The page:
Thursday, June 6, 2013

Under the Shinjuku Summer Sun

I remember the day when I left the country in search of the home where my heart is. Standing at the platform, I watched the train leave Sendagaya Station until it was nothing more than a silver dot in the distance. From that point on, I was a stranger again in an unfamiliar city, taking my chances with only this nostalgia to guide my way.

It was not what I was expecting about that part of Tokyo. All the while I thought the train station barely had enough elbow room for commuters to stand their ground as they wager against the perils, the unguarded moments, of forced intimacy, and the transitory nature of life in that corner of an equally transitory city. But by the time I stepped out of the train, I was proven wrong. Walking beyond the yellow line on the floor, I joined the few people making their way towards the platform exit. The flight of steps led into a small underground chamber where panaflex signboards line the white walls. In that stretch of closed space under the fluorescent light, the clatter of our footsteps echoed like truncheons pummeling every bone in the human body. Or at least that was how they sounded to my ears. I turned left and saw the row of turnstiles a few steps ahead. In lieu of the voice from the public address system, I heard the sound of passing cars.

I waited at a nearby coffee shop — Beck’s Coffee Shop. If you’ve been to Shinjuku before via Sendagaya, you will easily find it at the east side of the station. For two hundred and ten yen, I tried to enjoy a cup of their signature brew, the taste of which I can no longer remember. Perhaps I was too busy minding the taste of anxiety in my throat at the time.

A little after one o’clock, she finally arrived. By then, I could taste nothing. My mouth must have voluntarily numbed itself.

It was like first year college all over again, as if God plucked her fresh from my memory so that I saw what I badly needed to see. She was lovely, her beauty undiminished by a decade, not even a day. Judging by the way she dressed herself, she’s still the girl whose skintight jeans give her curves the justice they deserve, whose blouse dignify the arc sloping from the side of her chest to her hips. If looking at her is a crime, I should have died by way of capital punishment then and there. She pulled up a chair and sat next to me, as if it was the most natural gesture one should anticipate from someone who, after a long time of absence, is never required to explain herself.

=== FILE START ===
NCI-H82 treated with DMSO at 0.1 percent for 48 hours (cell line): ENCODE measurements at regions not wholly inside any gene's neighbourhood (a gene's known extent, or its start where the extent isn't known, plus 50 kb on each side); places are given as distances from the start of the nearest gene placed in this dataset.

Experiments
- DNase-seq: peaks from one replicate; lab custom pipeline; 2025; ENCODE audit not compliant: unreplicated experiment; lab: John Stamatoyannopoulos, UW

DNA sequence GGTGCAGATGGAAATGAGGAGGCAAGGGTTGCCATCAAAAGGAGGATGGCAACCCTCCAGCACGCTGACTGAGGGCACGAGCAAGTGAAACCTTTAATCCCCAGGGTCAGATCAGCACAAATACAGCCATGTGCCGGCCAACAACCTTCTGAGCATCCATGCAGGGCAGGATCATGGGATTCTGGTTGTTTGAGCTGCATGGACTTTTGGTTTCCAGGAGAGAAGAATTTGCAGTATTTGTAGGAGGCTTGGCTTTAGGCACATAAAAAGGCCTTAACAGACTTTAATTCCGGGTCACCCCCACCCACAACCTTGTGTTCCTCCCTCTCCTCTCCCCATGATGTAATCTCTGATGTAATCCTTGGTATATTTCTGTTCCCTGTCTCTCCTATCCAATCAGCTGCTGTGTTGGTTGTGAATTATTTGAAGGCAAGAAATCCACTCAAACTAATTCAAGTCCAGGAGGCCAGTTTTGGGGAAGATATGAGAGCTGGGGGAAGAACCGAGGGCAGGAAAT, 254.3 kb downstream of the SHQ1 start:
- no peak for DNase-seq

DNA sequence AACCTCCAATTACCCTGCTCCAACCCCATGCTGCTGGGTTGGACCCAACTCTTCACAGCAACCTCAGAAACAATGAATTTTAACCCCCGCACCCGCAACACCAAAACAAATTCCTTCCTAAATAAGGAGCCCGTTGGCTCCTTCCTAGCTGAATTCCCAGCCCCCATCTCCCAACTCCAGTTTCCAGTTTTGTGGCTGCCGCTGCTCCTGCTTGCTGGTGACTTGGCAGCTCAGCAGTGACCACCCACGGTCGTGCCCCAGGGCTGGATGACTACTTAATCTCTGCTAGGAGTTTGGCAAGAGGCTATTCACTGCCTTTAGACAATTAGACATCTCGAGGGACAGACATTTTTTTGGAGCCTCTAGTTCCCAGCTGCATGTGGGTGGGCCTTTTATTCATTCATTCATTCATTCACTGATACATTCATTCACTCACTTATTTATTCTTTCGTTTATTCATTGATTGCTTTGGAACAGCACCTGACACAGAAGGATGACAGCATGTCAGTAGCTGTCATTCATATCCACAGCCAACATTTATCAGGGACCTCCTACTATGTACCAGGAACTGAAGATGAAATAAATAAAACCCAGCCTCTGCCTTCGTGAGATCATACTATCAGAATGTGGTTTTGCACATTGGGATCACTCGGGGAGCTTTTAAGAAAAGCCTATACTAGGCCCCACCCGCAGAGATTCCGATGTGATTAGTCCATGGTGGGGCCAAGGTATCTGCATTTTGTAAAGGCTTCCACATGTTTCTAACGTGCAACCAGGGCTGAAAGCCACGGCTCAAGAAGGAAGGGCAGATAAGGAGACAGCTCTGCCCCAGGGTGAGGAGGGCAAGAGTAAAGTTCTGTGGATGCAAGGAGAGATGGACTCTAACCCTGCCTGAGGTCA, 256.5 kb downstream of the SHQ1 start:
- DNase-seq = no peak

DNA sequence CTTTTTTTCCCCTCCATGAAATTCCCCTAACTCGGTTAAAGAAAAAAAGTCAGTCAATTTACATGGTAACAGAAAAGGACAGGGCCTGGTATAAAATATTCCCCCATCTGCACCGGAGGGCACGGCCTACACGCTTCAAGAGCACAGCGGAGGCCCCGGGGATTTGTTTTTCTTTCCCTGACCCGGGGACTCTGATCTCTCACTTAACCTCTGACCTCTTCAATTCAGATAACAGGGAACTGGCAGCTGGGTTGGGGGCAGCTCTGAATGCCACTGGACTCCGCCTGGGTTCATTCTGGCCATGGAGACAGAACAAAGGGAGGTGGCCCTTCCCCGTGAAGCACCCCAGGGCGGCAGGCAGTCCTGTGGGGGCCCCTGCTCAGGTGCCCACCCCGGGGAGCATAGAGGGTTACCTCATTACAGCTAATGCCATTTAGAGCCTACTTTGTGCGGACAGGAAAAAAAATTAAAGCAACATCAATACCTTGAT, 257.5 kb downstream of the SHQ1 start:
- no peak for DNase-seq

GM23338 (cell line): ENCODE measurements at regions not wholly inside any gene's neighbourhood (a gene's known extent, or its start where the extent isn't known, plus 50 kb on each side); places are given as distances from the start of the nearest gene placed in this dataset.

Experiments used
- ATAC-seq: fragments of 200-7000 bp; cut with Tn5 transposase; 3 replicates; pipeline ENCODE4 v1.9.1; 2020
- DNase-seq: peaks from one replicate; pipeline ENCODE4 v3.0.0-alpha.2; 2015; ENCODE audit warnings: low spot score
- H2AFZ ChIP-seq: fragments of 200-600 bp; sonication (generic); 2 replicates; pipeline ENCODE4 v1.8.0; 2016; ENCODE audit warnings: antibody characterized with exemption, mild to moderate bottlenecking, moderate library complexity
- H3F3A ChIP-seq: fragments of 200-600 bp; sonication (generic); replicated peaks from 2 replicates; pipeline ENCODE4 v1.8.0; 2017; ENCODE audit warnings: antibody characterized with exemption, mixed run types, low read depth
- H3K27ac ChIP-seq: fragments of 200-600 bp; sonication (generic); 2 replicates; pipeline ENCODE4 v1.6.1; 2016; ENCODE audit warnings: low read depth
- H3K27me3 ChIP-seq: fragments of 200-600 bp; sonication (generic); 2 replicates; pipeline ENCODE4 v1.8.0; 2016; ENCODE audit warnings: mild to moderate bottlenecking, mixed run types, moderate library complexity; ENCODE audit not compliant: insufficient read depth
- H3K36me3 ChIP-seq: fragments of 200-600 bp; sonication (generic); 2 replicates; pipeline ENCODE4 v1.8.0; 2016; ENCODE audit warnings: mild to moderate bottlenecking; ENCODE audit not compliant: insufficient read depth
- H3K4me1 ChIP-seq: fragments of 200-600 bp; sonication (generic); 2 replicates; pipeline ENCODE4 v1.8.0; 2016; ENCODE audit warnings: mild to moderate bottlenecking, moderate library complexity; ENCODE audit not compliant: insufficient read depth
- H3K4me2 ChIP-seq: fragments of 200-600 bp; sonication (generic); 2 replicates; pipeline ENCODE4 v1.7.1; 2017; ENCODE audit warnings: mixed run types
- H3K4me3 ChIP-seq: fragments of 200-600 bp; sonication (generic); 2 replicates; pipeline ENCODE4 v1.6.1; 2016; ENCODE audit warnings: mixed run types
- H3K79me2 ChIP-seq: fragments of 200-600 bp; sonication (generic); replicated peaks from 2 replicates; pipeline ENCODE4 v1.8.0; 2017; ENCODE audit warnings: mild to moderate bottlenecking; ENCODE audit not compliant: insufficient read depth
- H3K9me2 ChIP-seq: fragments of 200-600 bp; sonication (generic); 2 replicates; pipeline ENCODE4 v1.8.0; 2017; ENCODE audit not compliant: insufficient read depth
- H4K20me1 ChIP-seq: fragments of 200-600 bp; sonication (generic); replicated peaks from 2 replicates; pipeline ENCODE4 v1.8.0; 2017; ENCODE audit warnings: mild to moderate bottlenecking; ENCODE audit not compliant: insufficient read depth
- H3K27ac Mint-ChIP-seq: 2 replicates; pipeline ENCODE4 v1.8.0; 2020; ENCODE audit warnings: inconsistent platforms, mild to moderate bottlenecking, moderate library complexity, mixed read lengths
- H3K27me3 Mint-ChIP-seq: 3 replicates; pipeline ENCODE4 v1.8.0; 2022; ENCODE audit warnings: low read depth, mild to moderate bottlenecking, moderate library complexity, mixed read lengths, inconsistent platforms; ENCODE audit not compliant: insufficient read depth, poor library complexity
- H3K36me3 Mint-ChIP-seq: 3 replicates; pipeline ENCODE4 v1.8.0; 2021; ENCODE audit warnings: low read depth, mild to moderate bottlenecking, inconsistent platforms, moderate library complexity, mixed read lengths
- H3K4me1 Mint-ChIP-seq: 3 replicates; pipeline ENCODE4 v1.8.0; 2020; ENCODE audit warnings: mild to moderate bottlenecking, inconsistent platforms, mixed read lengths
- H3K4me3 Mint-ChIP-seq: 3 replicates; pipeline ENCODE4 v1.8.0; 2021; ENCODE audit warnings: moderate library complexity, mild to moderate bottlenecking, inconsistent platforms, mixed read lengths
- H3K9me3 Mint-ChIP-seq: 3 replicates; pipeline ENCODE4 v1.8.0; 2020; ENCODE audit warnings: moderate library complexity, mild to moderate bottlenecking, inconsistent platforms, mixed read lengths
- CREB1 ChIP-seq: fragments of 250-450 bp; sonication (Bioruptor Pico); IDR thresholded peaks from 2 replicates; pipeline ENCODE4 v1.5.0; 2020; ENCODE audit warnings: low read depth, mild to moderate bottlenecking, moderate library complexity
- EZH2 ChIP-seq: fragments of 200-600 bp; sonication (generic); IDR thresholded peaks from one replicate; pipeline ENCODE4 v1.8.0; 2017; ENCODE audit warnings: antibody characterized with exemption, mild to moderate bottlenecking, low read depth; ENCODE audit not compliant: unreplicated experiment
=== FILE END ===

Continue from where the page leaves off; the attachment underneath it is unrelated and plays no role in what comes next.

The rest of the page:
“What brings you all the way to Tokyo?” That was how she began — with a question, like an inquisitor that demands the truth, the whole truth, and nothing but the truth from a pathological liar, though I was not one.

“I’ve heard that you have stolen a thousand hearts and that you have no intention of returning them to their owners,” I said. “I’m here for what I believe is mine.”

“Your heart?”

“No,” I smiled, “yours.” It was the truth.

Looking back, my audacity to tell her once and for all what I was hoping to tell her all along was the biggest risk I ever took. I was not prepared to travel back home by plane with a heart thrice heavier than when it first reached Japan. Wherever you go, airports have limits for the weight of excess baggage. When I said it, her face was blank I was almost tempted to etch my own smile onto her lips just to give her some semblance of life. It was clear; she was not ready for this day.

I asked her what her plan was for the afternoon. Without hesitating for a moment of thought, she said she’s supposed to take a walk until sundown at the Shinjuku Gyoen Garden with someone, a man she said she has grown into liking for the last several years she has lived in Japan. I looked at her, and for a minute I was speechless, almost shaking my head in disbelief. I cast my eyes on the floor, trying to understand how and why she would not even bother to spend the rest of her day with someone who just travelled a thousand miles in pursuit of her. I found myself yet again in the face of uncertainty. I felt my heart implode and shrink into the size of a congenital wart. But then she extended her hand to me, and she said:

“So, will you hold this while you and I stroll until sundown?”

“Touché,” I quipped. My worst fear subsided. I held her hand and we stood. It was a short walk to the Shinjuku garden, and by nightfall I have finally known the taste of summer from her lips.

It was there in the garden, surrounded by cherry trees, cypresses, and Himalayan cedars under the Shinjuku summer sun, more than ten years after, that I finally understood. That’s another story, but let me just put it this way: I was searching yet I was the one found.

This song practically nails what I am yet to say.


kae said...

im still trying to find the WORD to describe the fecundity of your writing. perhaps that's the word-- fecund.
that song. nobody said it was eaaaasy.
and the video.. if we could just work out the kinks of General Relativity and invent a time machine..

SPLICE said...

Fecundity/fecund. A new word for me ;)

It's my desire --- to go back to the start and never return today. If I could, I would skip the here and now.